Furthermore, a 5 hour business meeting with his partners cemented the proposal and Benoit Bassi was given the OK to buy the company.

However, the deal never came to be. Bassi suddenly scrapped it overnight and never spoke of it again.

The reason behind Bassi’s walk-away was because his research team discovered a major flaw behind this fruit company; while it did boast it was operating on a global scale, Bassi’s team found out that the economics for transportation and purchasing made the global sourcing of fruit unfeasible. Also, while the market for fruit yogurt was indeed growing, its profitability in many markets was falling rapidly.

As you can clearly see, Bassi surmised that buying this company would not be profitable for the company in the future. Thus, he made the smart decision of walking away from the deal at once.

Real-life Experience Example

Personally, I don’t like to stop or pause negotiations, but I did it many times when negotiating with suppliers. I’ve been in multiple situations in which I chose to -temporarily- walk away from negotiations. Examples of these situations were when suppliers did not come up with a new proposal although they promised me so.

When suppliers did not move at all in the negotiations. When suppliers were asking for an unreasonable price increase, or when I had the feeling I was not dealing with persons that have authority.

When facing one of these issues yourself in your negotiations, don’t hesitate to walk away!


In the realm of negotiation, recognizing a walk-away point is a crucial skill for seasoned professionals. Striking a balance between tenacity and prudence is key, avoiding frustration or financial losses. A walk-away point signifies the moment when continuing negotiations is futile due to misaligned offers.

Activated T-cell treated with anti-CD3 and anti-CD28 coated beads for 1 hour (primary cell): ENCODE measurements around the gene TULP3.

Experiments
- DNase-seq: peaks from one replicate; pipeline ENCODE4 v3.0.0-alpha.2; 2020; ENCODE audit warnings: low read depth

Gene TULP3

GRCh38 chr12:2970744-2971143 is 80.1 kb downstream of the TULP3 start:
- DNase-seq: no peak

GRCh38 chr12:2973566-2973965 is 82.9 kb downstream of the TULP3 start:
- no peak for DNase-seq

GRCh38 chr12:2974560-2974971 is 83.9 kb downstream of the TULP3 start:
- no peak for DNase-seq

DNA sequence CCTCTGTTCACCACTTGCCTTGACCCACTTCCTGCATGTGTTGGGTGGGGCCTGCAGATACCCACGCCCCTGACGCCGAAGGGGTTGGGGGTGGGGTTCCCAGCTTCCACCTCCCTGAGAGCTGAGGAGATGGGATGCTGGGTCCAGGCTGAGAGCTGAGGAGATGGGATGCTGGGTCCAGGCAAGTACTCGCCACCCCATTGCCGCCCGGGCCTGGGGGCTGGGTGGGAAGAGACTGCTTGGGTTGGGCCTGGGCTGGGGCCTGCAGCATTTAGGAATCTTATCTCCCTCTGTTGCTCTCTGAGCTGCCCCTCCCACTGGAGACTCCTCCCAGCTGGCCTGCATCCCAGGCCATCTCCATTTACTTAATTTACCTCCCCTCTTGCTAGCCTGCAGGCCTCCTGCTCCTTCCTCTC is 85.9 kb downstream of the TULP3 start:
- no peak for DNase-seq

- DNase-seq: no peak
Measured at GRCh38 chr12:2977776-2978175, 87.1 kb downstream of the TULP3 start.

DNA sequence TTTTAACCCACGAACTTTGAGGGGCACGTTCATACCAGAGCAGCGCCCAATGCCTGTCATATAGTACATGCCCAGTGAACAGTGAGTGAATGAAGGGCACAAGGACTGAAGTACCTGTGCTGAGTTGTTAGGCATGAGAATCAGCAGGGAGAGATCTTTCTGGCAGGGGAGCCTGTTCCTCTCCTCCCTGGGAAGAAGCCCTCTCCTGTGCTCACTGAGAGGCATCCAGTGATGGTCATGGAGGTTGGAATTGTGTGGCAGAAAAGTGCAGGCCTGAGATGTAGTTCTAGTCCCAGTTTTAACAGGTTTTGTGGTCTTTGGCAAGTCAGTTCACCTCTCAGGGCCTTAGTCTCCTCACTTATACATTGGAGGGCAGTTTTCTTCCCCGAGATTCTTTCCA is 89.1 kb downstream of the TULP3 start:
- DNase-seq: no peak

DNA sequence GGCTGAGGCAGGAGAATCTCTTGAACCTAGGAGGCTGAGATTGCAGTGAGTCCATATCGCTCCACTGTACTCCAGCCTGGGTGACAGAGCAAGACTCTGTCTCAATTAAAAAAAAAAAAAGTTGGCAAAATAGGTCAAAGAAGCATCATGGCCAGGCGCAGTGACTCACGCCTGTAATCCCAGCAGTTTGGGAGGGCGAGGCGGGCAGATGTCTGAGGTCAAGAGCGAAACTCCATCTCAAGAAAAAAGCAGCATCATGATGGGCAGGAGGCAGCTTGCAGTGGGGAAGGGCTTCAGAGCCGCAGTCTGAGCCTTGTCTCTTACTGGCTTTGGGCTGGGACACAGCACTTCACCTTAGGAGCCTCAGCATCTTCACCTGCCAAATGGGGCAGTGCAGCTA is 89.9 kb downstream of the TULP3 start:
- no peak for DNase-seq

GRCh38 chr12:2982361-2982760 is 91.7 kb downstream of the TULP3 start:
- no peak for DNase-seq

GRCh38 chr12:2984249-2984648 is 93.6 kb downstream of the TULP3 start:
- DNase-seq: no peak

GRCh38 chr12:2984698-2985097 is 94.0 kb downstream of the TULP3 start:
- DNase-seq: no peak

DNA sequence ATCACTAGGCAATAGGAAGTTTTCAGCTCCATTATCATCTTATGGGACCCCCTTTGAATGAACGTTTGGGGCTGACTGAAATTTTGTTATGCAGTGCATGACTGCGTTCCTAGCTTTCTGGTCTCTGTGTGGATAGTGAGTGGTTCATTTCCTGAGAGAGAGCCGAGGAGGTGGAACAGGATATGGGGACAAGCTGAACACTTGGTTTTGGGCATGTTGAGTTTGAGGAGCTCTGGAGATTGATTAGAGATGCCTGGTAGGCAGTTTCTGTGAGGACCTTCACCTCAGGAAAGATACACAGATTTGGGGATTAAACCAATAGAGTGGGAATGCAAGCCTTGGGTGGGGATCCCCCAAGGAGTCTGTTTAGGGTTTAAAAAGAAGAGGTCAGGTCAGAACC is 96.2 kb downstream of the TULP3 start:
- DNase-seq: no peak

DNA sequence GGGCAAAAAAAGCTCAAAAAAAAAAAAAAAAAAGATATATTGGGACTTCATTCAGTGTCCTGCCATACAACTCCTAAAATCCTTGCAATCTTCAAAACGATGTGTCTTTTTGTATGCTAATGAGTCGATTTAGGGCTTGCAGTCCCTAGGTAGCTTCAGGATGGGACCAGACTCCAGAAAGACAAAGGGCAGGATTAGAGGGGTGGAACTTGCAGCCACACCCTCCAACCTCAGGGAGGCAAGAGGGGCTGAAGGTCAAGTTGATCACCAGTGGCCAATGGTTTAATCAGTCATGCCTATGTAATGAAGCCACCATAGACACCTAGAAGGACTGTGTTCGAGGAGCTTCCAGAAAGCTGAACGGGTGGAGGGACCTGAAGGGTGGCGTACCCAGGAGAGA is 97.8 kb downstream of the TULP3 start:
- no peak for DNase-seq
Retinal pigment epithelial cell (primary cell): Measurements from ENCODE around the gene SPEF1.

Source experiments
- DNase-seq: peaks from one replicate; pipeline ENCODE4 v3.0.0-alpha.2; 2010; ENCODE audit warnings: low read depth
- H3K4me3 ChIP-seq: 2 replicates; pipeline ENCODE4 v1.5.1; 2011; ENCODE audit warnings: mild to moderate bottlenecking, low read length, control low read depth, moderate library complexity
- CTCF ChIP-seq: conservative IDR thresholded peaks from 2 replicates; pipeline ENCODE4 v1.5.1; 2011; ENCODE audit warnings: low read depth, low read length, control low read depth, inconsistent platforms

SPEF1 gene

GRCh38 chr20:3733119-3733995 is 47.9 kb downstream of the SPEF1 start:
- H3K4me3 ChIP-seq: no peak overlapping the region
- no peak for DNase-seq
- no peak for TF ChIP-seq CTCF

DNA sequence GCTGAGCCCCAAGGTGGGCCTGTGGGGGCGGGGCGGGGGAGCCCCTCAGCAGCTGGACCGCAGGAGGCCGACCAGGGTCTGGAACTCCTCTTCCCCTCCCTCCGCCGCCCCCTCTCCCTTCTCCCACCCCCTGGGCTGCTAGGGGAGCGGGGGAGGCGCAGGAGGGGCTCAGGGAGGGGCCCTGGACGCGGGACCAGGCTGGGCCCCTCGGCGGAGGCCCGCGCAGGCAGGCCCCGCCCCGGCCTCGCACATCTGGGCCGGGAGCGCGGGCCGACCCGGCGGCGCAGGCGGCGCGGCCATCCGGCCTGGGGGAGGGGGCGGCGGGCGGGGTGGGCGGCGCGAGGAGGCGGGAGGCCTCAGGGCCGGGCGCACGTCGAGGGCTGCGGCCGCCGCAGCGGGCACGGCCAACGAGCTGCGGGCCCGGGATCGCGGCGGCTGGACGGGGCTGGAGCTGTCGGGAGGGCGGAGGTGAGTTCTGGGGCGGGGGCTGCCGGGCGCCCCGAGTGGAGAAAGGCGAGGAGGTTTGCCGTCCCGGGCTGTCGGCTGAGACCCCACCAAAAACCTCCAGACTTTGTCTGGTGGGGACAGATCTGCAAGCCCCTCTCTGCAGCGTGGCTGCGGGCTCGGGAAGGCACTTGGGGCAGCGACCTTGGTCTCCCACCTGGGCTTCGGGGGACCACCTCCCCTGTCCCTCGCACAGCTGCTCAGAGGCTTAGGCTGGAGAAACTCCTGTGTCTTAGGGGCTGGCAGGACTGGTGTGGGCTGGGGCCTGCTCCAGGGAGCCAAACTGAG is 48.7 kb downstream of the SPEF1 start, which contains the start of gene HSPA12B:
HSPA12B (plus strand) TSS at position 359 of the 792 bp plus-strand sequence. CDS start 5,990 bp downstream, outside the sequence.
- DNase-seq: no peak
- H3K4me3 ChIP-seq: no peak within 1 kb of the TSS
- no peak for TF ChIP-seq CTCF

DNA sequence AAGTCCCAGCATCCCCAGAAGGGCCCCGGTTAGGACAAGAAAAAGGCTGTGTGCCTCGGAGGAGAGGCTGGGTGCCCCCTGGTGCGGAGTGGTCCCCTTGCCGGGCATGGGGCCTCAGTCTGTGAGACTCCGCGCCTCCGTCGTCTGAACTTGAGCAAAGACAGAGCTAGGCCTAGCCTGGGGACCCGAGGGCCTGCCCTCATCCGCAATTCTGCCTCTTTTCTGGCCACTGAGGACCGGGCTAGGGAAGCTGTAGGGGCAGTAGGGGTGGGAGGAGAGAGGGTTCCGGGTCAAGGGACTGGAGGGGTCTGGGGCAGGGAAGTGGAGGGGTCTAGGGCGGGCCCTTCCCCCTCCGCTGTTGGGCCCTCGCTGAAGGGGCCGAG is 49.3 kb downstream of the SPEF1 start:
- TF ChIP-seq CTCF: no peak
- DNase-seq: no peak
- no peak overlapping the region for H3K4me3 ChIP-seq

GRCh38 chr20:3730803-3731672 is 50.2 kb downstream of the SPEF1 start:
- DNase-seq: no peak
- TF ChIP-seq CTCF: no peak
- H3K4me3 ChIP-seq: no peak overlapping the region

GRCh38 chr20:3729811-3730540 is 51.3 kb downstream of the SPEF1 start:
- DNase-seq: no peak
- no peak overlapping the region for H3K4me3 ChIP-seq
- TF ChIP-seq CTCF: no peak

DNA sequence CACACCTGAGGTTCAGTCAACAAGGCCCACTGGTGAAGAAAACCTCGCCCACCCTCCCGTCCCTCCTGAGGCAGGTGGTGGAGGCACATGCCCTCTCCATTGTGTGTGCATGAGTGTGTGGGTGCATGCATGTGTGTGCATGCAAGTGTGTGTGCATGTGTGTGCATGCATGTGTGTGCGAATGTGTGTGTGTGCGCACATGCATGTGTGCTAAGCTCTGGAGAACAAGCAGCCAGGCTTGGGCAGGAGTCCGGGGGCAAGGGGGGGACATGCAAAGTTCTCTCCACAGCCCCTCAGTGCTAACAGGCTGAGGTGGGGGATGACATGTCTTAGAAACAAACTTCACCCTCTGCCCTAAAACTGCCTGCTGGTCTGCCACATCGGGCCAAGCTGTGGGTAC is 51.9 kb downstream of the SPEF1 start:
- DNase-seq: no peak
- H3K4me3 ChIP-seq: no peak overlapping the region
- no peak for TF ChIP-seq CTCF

Preparation is paramount, and the strategic use of variables in the negotiation process, such as gathering information and envisioning outcomes, becomes your offensive and defensive tools. Identifying the walk-away point requires precision and timing, as noted in your negotiation variable table.

Once recognized, actions depend on the other party’s behavior, emphasizing patience and professionalism. Historical and real-life examples underscore the importance of aligning decisions with objectives, solidifying walking away as a calculated and strategic move in negotiations.

Frequently asked questions

What is a walk-away point?

It is at any point during a negotiation where you stand and walk away. It is done when a negotiator feels that there is no point in continuing the discussion further.

How to determine a walk-away point?

While there are many factors to consider, a walk away point should be when you will never get the results you want and that your opponent has no room for concessions.

When to walk away in a negotiation?

When your opponent does not give you or your party any opportunity for concessions, then you can simply stand up and walk away.

About the author

My name is Marijn Overvest, I’m the founder of Procurement Tactics. I have a deep passion for procurement, and I’ve upskilled over 200 procurement teams from all over the world. When I’m not working, I love running and cycling.

Marijn Overvest Procurement Tactics